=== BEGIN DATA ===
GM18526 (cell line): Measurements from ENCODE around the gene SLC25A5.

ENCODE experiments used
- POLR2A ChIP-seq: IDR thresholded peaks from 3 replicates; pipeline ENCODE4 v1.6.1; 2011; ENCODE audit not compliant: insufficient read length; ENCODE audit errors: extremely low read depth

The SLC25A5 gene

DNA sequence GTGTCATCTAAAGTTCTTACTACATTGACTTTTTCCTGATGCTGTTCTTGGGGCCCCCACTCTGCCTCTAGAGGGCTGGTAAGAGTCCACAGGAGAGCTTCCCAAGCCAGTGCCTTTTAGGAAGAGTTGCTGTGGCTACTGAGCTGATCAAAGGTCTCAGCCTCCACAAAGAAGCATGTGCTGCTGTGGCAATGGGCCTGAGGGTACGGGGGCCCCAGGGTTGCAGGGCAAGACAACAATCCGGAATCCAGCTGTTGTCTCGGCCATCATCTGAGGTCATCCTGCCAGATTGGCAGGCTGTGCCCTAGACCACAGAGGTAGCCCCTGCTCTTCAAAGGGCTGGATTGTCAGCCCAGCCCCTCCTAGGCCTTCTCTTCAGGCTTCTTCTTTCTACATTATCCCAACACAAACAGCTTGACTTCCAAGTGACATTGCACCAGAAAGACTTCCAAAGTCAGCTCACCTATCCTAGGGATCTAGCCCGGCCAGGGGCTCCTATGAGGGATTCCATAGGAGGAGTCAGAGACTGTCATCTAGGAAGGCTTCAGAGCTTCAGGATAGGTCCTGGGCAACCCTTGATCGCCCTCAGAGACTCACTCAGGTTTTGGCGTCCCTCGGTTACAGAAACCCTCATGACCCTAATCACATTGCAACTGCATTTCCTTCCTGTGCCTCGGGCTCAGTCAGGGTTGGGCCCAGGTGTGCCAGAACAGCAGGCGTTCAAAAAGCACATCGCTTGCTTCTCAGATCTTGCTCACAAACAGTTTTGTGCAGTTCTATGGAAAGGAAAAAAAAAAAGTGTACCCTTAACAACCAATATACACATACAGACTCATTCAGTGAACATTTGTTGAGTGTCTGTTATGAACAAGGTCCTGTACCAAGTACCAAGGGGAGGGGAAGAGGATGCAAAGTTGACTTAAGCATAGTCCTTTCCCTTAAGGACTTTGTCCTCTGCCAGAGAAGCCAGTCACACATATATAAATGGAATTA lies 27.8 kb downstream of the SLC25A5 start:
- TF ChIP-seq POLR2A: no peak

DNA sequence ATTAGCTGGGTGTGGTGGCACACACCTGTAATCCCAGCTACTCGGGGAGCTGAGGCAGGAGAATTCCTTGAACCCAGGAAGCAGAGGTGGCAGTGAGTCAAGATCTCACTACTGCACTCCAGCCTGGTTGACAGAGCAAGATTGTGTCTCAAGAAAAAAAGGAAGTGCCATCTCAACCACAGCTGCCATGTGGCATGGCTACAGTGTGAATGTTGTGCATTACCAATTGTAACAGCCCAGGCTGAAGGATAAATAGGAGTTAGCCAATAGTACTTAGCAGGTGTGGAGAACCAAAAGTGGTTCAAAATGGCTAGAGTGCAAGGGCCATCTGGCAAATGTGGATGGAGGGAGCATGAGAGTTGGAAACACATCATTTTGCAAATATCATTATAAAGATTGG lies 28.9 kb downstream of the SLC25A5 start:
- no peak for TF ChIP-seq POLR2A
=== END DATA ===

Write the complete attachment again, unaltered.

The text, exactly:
GM18526 (cell line): Measurements from ENCODE around the gene SLC25A5.

ENCODE experiments used
- POLR2A ChIP-seq: IDR thresholded peaks from 3 replicates; pipeline ENCODE4 v1.6.1; 2011; ENCODE audit not compliant: insufficient read length; ENCODE audit errors: extremely low read depth

The SLC25A5 gene

DNA sequence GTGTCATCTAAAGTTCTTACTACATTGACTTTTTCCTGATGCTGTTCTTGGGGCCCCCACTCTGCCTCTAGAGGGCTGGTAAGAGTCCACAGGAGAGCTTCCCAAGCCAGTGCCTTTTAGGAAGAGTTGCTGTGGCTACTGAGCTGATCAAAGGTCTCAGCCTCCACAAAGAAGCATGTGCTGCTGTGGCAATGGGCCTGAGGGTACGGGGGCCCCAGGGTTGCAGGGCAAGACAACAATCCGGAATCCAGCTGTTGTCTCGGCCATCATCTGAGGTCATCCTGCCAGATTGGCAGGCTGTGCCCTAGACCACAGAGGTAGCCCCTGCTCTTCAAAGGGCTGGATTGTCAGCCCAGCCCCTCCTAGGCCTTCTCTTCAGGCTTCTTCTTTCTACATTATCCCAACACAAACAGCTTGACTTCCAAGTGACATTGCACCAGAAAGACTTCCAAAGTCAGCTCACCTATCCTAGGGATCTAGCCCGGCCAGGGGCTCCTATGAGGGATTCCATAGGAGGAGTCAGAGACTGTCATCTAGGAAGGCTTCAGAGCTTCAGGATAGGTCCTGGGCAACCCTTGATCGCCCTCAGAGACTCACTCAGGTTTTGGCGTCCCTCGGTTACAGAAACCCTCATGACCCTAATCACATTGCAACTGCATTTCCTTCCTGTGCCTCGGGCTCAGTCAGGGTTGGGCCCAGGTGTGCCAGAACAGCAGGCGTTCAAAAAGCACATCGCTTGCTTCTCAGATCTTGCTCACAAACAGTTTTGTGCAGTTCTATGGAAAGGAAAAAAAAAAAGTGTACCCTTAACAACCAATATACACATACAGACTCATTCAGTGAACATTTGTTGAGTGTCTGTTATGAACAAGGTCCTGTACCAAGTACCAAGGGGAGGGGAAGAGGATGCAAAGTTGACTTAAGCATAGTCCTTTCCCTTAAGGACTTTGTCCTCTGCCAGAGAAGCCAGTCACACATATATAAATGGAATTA lies 27.8 kb downstream of the SLC25A5 start:
- TF ChIP-seq POLR2A: no peak

DNA sequence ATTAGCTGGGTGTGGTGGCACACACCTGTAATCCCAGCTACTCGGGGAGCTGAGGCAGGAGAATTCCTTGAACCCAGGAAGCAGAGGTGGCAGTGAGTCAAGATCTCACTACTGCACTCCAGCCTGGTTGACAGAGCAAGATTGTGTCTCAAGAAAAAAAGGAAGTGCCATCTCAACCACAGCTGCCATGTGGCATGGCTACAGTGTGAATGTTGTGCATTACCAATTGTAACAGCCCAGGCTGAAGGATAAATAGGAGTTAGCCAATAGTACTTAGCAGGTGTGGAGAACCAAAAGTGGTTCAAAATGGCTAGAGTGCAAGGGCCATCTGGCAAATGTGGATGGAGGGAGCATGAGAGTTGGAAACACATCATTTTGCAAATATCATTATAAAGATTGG lies 28.9 kb downstream of the SLC25A5 start:
- no peak for TF ChIP-seq POLR2A